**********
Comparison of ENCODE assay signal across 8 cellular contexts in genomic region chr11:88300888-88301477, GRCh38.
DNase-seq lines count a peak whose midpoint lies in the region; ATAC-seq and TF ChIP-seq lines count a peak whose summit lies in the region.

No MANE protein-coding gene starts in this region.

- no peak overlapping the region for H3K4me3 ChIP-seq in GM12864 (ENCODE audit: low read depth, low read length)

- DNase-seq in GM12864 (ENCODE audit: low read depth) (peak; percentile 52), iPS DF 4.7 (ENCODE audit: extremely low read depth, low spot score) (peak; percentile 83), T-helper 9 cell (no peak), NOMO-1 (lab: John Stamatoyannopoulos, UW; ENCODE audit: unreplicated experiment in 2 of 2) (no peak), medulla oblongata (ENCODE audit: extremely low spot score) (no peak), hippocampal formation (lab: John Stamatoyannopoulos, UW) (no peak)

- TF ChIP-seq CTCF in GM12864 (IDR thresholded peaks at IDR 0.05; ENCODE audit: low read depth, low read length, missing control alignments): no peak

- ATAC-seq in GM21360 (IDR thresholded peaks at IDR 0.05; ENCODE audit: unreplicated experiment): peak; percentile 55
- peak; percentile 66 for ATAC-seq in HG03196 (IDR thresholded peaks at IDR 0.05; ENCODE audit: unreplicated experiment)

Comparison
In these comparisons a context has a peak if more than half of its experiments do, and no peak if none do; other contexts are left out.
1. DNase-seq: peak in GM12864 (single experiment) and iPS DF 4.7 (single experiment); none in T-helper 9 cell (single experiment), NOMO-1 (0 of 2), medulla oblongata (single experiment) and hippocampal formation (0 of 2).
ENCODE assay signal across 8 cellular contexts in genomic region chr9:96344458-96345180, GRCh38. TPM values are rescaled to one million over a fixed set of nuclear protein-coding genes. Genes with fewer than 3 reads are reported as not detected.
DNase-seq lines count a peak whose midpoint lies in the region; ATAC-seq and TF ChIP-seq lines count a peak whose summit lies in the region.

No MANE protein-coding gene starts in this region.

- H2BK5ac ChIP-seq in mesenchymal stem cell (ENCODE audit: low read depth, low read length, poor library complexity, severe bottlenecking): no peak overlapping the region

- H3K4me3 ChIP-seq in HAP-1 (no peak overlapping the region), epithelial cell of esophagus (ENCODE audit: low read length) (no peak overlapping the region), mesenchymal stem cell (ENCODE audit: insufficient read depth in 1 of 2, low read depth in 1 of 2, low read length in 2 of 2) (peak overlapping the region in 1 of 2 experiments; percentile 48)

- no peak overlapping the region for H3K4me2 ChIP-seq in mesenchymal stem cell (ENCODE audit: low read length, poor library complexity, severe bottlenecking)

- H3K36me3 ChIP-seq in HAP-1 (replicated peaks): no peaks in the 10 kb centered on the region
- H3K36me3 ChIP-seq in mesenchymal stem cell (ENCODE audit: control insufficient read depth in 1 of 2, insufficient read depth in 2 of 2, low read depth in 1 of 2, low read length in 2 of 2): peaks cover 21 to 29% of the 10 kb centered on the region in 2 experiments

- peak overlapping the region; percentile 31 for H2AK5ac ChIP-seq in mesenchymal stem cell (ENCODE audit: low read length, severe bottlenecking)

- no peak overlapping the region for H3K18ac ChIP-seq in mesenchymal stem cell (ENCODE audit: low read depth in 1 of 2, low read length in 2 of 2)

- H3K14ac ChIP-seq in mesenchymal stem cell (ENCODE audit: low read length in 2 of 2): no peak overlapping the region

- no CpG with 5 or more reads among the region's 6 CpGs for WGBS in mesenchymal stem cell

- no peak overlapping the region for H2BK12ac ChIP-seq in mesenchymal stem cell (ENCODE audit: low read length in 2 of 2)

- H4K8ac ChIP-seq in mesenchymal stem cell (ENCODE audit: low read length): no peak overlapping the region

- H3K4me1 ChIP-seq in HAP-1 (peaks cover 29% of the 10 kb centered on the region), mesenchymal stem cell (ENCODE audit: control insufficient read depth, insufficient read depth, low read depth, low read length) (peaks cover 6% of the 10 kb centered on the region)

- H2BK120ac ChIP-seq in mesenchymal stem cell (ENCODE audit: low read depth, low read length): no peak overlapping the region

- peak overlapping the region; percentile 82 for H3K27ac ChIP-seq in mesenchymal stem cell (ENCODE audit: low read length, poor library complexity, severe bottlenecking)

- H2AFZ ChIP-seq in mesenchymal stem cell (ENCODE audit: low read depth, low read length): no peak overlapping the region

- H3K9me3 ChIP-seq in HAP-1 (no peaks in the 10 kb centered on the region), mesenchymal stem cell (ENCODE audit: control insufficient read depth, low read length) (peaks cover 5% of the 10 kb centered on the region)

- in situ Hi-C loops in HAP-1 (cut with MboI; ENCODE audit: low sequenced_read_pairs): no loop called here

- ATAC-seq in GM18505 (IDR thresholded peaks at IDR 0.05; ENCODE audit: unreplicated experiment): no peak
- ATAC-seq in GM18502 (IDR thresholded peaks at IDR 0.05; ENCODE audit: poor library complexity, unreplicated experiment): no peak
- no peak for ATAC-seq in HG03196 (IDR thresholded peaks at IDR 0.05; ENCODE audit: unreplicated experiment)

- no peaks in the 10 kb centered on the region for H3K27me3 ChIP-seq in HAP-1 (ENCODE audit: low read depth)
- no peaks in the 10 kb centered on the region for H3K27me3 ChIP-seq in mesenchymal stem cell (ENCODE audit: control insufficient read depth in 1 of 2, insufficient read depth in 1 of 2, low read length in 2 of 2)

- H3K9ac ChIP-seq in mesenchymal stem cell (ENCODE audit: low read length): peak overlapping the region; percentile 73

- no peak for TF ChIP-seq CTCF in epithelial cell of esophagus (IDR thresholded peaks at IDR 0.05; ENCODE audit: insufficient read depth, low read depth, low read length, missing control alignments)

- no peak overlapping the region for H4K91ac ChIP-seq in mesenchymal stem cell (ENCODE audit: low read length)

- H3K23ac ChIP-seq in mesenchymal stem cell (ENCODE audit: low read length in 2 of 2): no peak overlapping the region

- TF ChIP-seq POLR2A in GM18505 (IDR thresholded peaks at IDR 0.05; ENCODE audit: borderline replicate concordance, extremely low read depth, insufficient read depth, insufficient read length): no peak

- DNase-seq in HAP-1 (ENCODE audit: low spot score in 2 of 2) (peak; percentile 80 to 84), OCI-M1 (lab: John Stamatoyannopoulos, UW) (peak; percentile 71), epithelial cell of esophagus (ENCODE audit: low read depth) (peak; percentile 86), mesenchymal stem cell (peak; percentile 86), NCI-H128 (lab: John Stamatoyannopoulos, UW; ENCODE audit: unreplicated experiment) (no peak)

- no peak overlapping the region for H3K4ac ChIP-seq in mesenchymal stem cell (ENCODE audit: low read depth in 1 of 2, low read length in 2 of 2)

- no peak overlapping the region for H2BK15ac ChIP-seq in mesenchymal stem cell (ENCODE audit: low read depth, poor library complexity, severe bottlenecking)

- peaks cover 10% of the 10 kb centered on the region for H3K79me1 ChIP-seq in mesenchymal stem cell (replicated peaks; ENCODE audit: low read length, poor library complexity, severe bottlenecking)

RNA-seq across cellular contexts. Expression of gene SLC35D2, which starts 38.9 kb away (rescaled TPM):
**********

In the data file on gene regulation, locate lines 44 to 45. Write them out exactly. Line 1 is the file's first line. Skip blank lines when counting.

- no peak overlapping the region for H2BK15ac ChIP-seq in mesenchymal stem cell (ENCODE audit: low read depth, poor library complexity, severe bottlenecking)

- peaks cover 10% of the 10 kb centered on the region for H3K79me1 ChIP-seq in mesenchymal stem cell (replicated peaks; ENCODE audit: low read length, poor library complexity, severe bottlenecking)